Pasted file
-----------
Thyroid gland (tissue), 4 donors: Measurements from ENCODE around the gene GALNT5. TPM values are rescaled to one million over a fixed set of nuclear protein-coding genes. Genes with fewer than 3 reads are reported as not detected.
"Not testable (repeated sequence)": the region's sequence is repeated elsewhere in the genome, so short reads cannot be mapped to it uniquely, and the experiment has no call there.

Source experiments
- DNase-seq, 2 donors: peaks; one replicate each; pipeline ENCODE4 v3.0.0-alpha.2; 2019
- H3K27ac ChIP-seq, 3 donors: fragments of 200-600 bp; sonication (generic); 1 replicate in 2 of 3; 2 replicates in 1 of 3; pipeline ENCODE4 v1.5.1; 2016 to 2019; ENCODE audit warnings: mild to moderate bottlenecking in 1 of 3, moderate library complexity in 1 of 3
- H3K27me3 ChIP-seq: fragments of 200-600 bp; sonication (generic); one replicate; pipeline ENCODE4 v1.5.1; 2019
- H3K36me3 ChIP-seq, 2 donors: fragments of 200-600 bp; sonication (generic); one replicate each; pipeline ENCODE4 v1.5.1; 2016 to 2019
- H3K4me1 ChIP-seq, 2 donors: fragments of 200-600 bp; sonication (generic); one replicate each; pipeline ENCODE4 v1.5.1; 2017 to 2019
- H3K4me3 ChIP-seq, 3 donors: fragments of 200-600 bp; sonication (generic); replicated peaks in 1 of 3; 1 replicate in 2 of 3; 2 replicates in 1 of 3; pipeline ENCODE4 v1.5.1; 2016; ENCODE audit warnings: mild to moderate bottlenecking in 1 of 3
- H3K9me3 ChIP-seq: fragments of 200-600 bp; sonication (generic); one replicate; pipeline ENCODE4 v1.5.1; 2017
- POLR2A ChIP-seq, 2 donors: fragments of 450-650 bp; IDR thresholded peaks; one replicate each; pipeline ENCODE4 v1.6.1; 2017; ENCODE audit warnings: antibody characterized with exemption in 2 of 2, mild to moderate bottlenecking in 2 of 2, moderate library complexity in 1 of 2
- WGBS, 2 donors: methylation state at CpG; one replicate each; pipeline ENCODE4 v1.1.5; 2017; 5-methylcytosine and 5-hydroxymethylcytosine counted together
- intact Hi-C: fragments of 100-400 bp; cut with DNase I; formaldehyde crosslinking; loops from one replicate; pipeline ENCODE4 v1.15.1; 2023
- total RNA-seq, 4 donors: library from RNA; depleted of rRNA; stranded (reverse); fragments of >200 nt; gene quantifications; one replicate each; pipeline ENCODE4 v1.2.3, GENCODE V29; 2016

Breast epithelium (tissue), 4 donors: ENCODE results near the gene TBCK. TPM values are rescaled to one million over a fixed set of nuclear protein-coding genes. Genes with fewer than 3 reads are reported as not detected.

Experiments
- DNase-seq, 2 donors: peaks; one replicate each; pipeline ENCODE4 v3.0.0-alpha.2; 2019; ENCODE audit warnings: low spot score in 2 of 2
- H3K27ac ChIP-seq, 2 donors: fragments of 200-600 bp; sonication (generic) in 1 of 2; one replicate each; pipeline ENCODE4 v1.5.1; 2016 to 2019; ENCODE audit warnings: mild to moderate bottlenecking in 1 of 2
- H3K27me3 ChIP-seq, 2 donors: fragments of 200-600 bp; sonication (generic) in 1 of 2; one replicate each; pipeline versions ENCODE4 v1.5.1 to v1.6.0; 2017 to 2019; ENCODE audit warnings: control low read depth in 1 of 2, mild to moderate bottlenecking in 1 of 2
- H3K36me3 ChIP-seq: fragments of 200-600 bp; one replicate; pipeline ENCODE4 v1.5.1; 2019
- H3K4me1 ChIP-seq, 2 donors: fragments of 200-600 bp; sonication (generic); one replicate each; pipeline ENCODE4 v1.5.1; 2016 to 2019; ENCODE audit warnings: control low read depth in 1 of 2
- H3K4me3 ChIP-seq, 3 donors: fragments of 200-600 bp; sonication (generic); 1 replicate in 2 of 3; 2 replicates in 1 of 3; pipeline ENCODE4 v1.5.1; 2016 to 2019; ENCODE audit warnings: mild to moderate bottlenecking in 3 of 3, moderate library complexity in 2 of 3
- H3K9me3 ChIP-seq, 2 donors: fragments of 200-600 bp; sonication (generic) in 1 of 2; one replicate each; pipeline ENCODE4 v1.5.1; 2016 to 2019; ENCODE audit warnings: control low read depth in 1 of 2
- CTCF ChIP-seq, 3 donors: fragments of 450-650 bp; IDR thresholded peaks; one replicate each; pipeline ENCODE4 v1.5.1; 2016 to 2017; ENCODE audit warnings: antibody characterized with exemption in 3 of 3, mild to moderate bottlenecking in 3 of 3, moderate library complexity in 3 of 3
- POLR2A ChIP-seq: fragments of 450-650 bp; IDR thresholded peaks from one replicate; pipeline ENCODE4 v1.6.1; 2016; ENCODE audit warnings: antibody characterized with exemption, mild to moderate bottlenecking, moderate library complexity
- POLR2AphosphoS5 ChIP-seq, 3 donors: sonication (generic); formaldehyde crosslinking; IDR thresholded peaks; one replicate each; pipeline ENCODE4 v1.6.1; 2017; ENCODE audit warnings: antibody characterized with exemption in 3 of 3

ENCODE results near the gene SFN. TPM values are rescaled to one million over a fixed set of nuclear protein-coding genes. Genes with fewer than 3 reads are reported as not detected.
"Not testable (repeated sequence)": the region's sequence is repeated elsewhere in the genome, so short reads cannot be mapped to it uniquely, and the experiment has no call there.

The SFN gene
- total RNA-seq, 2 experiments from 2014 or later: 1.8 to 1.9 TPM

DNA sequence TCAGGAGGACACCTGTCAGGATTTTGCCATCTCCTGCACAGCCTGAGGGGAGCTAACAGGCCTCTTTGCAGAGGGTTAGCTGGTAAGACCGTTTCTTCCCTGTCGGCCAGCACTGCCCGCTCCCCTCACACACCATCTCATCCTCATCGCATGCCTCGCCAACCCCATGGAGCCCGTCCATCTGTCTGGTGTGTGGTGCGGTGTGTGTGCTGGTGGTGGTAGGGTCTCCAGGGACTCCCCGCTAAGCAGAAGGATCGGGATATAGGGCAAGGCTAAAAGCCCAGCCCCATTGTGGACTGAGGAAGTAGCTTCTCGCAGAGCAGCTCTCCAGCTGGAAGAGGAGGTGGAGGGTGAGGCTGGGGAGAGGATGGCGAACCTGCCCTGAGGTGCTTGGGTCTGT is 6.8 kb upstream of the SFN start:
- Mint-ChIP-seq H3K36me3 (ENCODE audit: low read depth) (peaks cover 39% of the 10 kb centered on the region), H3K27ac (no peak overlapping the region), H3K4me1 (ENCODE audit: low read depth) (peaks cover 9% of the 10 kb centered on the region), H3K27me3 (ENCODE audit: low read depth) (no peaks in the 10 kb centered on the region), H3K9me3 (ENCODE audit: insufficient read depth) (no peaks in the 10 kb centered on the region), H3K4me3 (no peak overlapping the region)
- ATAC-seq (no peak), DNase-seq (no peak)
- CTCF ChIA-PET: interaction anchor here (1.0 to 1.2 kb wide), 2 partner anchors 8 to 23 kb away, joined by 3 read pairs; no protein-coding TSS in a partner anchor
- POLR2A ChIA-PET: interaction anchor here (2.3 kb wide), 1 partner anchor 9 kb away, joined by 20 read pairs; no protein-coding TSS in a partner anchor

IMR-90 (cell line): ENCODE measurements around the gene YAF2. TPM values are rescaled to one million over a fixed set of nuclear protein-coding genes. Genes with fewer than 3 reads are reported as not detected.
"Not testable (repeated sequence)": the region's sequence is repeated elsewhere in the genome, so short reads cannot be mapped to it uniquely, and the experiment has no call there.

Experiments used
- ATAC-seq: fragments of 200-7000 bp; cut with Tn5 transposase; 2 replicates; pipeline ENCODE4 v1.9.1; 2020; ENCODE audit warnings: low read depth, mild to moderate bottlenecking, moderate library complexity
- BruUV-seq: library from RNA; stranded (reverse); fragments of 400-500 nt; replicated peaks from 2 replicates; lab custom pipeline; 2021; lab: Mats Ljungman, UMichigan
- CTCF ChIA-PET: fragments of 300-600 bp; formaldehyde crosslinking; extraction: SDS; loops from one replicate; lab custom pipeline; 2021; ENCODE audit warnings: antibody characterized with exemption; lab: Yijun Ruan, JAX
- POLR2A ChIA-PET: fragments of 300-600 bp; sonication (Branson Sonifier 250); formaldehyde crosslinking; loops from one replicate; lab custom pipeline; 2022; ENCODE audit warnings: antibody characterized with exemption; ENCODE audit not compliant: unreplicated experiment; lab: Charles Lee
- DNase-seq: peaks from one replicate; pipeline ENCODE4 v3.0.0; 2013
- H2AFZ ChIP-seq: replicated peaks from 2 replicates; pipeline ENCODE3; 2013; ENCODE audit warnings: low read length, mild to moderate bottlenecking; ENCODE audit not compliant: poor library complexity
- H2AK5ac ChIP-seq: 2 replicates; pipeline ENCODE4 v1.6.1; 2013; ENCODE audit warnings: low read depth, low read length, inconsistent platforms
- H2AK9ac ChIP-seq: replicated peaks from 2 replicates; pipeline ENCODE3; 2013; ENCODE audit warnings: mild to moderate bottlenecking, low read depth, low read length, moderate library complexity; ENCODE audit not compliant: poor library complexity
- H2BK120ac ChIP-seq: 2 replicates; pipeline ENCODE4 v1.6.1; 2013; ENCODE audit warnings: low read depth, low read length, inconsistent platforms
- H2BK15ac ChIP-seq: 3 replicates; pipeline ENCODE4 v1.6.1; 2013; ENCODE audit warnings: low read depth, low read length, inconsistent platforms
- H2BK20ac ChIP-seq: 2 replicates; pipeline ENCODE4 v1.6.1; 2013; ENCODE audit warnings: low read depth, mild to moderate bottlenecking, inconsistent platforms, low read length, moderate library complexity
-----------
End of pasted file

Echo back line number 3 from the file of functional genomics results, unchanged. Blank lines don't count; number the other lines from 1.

Source experiments